Category : Stewardship

(CM) Myron Harrington Chimes in on the Anglican/Episcopal Dispute and the Supreme Court in South Carolina

That [SC Supreme Court] decision has been articulated in past editions of this paper so I will not go into the details. Unfathomable and unimaginable, however, is how that decision came about. A travesty of justice has occurred! Judicial integrity was not broken; it was fractured — perhaps beyond — repair by the actions of one justice. We now have a Supreme Court whose integrity, as a whole, must be questioned.

I could accept this decision if it had been properly adjudicated by our Supreme Court with no bias, as they are sworn to do. However, this was not the case, as one of the justices failed to recuse herself because of her deep affiliation and vested interest with one side, to include membership in a body that’s avowed mission has been to destroy the Episcopal Diocese of South Carolina and defrock its bishop. The other sitting justices, if they knew of her ties to The Episcopal Church, should have taken immediate action to remove her. And if not, when they discovered her egregious breach of trust and confidence, they should have acted in good faith to dismiss her opinion or call for a rehearing with justices with no ties to the case.

I am a proud Citadel graduate, a retired Marine Corps Officer, a veteran of Vietnam and Beirut. My life has been about service to my God, country, family and others. Duty, Honor, Respect and Integrity have been my guiding principles.

To see our state’s most respected court have such an obvious breach of the values I stand for and fought for is troubling — not only for the case with which I’m concerned but for their future as the last word in justice and integrity.

Read it all.

Posted in * South Carolina, Law & Legal Issues, Parish Ministry, Stewardship, TEC Conflicts: South Carolina

Diocese of South Carolina Rebuts Amici Brief Defending State Supreme Court Justice Hearn

The Code of Judicial Conduct still requires recusal.
 
COLUMBIA, S.C. (October 13, 2017) – Today the Diocese of South Carolina (Diocese) filed our Response, at the Court’s request, to the Amici brief submitted on behalf of Justice Kaye Hearn regarding her actions on the South Carolina Supreme Court in its recent ruling in Appellate Case No. 2015-000622.  Her opinion there provided the deciding vote to deprive at least 29 parish churches of their right to properties some have held for over 300 years. Similar to the previous filings on the issue of Justice Hearn’s recusal, 26 attorneys signed this response as well.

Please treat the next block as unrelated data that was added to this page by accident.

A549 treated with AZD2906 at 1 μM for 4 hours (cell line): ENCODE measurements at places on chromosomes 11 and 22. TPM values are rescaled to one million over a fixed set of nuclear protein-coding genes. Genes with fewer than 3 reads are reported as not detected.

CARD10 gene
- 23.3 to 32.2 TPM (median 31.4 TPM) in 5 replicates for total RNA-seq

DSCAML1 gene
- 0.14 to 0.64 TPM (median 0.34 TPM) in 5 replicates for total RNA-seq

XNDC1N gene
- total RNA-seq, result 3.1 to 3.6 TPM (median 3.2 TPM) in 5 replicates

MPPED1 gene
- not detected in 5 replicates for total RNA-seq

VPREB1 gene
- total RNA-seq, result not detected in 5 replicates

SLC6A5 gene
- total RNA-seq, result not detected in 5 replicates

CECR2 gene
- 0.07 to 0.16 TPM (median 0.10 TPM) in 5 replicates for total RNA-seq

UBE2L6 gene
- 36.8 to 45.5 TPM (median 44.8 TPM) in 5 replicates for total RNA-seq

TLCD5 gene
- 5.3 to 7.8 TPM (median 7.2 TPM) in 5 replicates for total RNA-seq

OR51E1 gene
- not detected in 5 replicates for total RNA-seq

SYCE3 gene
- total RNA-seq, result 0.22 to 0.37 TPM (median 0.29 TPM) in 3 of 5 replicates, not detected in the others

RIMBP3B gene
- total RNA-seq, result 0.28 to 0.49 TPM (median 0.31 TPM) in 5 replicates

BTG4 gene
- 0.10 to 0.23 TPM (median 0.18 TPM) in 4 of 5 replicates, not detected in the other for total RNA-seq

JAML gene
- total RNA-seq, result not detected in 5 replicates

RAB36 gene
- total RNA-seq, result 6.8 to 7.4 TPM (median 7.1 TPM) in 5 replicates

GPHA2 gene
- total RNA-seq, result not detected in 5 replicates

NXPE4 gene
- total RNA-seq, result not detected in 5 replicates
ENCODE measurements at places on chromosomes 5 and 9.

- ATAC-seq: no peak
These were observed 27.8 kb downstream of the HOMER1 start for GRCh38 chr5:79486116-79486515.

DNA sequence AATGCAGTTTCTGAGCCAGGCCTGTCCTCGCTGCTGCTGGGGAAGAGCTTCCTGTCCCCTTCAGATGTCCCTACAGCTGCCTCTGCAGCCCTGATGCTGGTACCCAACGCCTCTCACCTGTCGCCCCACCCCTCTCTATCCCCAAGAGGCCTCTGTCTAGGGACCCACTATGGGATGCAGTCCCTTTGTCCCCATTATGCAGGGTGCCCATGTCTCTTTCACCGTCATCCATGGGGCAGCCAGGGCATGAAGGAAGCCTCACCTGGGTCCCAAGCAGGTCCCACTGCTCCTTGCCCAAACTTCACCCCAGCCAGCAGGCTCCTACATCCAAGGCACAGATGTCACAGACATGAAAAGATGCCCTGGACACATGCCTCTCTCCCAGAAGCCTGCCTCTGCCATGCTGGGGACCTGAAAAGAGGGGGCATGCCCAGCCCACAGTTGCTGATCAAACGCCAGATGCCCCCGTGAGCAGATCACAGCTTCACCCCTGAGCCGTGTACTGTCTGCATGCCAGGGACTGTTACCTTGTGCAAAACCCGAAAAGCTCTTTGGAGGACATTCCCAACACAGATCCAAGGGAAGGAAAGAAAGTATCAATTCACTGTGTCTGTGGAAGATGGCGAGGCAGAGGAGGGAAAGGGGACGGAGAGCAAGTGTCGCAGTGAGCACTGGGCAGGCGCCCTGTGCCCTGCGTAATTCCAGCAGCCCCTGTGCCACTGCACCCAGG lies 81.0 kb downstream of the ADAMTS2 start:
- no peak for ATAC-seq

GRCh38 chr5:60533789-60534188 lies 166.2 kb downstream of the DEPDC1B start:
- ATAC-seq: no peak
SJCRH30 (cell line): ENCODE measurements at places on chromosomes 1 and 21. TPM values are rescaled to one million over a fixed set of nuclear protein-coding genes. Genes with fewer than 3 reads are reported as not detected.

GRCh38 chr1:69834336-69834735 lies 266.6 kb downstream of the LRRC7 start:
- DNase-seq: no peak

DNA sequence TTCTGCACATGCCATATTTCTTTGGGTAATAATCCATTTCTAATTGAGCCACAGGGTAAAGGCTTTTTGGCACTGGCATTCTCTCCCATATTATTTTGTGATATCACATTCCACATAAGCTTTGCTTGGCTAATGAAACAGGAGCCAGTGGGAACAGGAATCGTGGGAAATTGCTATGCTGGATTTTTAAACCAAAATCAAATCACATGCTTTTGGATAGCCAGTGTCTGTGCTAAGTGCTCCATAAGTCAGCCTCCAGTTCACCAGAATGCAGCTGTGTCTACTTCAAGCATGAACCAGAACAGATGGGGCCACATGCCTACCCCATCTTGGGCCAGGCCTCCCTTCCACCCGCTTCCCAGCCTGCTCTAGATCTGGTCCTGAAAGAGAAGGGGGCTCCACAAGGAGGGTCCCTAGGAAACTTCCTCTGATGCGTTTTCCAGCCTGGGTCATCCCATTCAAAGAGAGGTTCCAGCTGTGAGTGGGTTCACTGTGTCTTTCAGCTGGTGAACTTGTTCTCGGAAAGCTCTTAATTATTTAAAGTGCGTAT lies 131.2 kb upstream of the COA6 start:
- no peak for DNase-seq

Statement by the Rev. Canon Jim Lewis:   

“An essential issue before the State Supreme Court in this matter is whether the Judicial Code of Conduct means what it says. If it does, Justice Hearn should and must be recused from any further participation in this case. At a minimum, she should have no part in the Court’s decision whether to rehear this case. Further, if the Court is to defend the due process rights of the Diocese of South Carolina, we likewise believe it should vacate her existing opinion and grant a fresh hearing before a new bench of Justices that is untainted by her failure to recuse herself.”

Quotes from today’s filed Response:

+   Regarding Justice Hearn’s interest in the outcome, the amici brief “simply disregards the evidence provided with the Motion to Recuse.” [p. 4]

+   The Canons of the State Code of Judicial Conduct places “the determination regarding recusal and duty to disclose and recuse on the judge, not the parties.” [p. 8]

+   There are no grounds for Justices Hearn’s continued participation in this case. The amici brief itself makes “no argument that prospective recusal is unavailable and inappropriate in these circumstance.” [p. 10]

Conclusion: “Respectfully, Justice Hearn should recuse herself from hearing the Petition for Rehearing and the Court should vacate her opinion and appoint a Justice to hear the Petition. Failing that, the Court should vacate all of the opinions and order rehearing.” [p. 12]

Read it all.

Posted in * South Carolina, Ethics / Moral Theology, Law & Legal Issues, Parish Ministry, Stewardship, TEC Conflicts: South Carolina

(Local Paper) Catherine Jones Chimes in on the Lowcountry South Carolina Anglican/Episcopal mess

From there:

I write to join with many Christians in South Carolina to express deep concern, shock, and sorrow regarding the recent state Supreme Court decision which attempts to strip titles of 28 churches in the Diocese of South Carolina and award them to the National Episcopal Church. The situation is tragic in terms of its presentation of the church to the world and poses at least three important questions:

1) How can three judges overturn a previous court ruling and 300 years of sacrificial stewardship?

Consider that a number of these parishes existed a century before there was a National Episcopal Church. Consider, too, that Justice Jean Toal is quoted in reference to “the leading opinion in this case,” calling it “nothing less than judicial sanction of the confiscation of church property.”

Also, a careful review will show that a number of the congregations involved did not accede to the Dennis Canon of the national church which concerned ownership.

2) How can such a decision stand in a nation whose Constitution and Bill of Rights guarantee freedom of religion?

Many of the first European settlers came to this country fleeing persecution and seeking a haven where they might have freedom of conscience and religion. They established churches.

For centuries, their descendants and other devoted parishioners have maintained these houses of worship despite fires, floods, earthquakes, wars, pestilence, poverty and hurricanes while also supporting home and world missions. The national church has not borne these expenses. Can a secular court give it ownership?